Under an agreement, Harlow Fastech will postpone paying back a $630,000 loan from the Virginia Tobacco Commission by two years.
The loan from the commission was made Sept. 17, 2019, to the Danville-Pittsylvania Regional Industrial Facility Authority, which administered the money to UK-based Harlow Fastech LLC.
Harlow requested the postponement because the company has been negatively affected by the COVID-19 pandemic, which caused a delay in the delivery and installation of a Gefertec 605 three-dimensional metal printing machine, according to the resolution approved by the RIFA board by a 3-1 vote Monday.
The loan was used to buy the machine for use at the company’s Cyber Park facility, said Danville Economic Development Director Corrie T. Bobe.
The shipment of the metal printing machine was delayed since April 2020 due to the COVID-19 lockdown, Bobe said. In addition, workers from Germany who were needed to install the equipment and train Fastech’s employees were unable to enter the United States until recently.
“Fastech was relying on this piece of equipment to fulfill customer orders and generate revenue,” Bobe said.
Founded in 1975 and based in Harlow, U.K., the company offers services ranging from product design to production of sheet metal products. Its customers include GE, Pitney Bowes, Raytheon, Sony, BF Goodrich and Lotus.
Harlow Fastech was to make its first installment to repay the loan on Feb. 1, 2022, but under a forbearance agreement approved by the RIFA board Monday, that first payment does not have to be made until Feb. 1, 2024.
The agreement is among the Danville, Pittsylvania County, Harlow Fastech and the Virginia Tobacco Commission.
RIFA board member Bob Warren, who chairs the Pittsylvania County Board of Supervisors, voted against the agreement because he does not want to extend the liability to the county’s government and its citizens.
“I believe that any company that enters into an agreement with RIFA, and thus Pittsylvania County and the City of Danville, should honor those agreements, just as RIFA will follow through with its end of the deal,” Warren said in a prepared statement. “I do not agree with granting the company an extra two years without reducing the county’s financial exposure.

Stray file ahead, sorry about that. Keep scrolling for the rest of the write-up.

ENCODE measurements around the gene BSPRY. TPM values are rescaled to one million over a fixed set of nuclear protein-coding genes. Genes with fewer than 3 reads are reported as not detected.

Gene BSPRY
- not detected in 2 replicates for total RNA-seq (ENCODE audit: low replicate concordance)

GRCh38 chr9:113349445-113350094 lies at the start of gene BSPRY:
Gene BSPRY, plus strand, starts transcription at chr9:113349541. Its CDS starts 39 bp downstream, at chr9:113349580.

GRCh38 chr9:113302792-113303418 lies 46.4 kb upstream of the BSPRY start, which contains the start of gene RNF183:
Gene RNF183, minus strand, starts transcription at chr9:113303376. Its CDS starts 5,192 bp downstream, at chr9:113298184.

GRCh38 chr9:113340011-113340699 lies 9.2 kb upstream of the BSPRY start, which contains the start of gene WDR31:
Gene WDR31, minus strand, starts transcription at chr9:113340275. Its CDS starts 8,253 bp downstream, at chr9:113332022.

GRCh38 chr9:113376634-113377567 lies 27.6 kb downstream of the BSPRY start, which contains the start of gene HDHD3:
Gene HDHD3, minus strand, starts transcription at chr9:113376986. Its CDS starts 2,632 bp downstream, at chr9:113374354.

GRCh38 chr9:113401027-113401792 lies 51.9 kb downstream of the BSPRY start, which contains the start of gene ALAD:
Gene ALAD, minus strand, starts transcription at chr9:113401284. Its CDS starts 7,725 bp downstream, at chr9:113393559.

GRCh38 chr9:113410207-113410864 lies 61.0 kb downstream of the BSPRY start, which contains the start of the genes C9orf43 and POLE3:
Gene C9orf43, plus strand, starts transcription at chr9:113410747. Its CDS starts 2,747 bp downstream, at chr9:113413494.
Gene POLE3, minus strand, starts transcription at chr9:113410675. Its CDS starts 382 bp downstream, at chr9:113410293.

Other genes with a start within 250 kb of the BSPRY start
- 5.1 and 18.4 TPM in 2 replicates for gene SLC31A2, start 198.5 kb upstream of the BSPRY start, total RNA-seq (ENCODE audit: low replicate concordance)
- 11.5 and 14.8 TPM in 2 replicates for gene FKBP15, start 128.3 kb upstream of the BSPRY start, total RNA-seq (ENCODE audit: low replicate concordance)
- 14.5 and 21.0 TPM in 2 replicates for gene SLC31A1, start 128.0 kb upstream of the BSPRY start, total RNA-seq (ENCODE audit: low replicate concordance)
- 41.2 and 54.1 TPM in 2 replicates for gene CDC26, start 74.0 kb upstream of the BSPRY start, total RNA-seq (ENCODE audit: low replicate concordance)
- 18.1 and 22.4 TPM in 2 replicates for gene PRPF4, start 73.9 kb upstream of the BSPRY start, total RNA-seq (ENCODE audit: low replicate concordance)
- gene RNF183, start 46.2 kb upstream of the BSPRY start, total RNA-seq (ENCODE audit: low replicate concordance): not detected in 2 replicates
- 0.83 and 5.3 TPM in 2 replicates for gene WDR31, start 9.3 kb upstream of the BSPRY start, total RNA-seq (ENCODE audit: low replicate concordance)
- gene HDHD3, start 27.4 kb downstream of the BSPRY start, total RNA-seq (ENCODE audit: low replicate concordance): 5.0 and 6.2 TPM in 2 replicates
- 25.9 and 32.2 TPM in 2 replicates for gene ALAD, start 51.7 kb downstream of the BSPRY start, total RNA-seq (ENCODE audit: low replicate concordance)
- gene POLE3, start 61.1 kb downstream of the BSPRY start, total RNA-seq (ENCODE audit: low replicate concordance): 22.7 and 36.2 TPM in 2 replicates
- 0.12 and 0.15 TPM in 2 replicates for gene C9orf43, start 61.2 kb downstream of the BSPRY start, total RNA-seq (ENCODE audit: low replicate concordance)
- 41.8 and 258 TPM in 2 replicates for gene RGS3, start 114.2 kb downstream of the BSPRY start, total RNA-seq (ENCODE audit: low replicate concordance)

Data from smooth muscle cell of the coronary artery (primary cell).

According to the resolution, the forbearance would reduce the value of RIFA’s collateral securing the company’s performance under the loan.
“The collateral is specialized equipment with a limited resale market,” the resolution states.
It’s depreciation would be about $250,000, according to the resolution.
“It does not make sense to renegotiate a deal that was already in place when that change does not include extra protection for the citizens of Pittsylvania County because the equipment will depreciate over the two years,” Warren said.
RIFA board member and Danville City Councilman Lee Vogler voted in favor of the resolution.
“The tobacco commission requested that we approve it,” Vogler said. “They thought it was the best course of action. The pandemic affected many companies adversely over the last year, so they’re working through some things. We want to try to help them be successful during their time here.”
The company promised to repay the commission the $630,000 in six semi-annual payments of $105,000 each, due on the first days of February and August, respectively.
The United Kingdom-based manufacturer announced in November 2018 that it would invest $8 million to build its first U.S. manufacturing plant in the Cyber Park and bring 49 jobs to the Dan River Region over five years.
The forbearance agreement will not affect the deadline Fastech must meet to meet its performance obligations, Bobe said. That deadline is Sept. 30, 2023.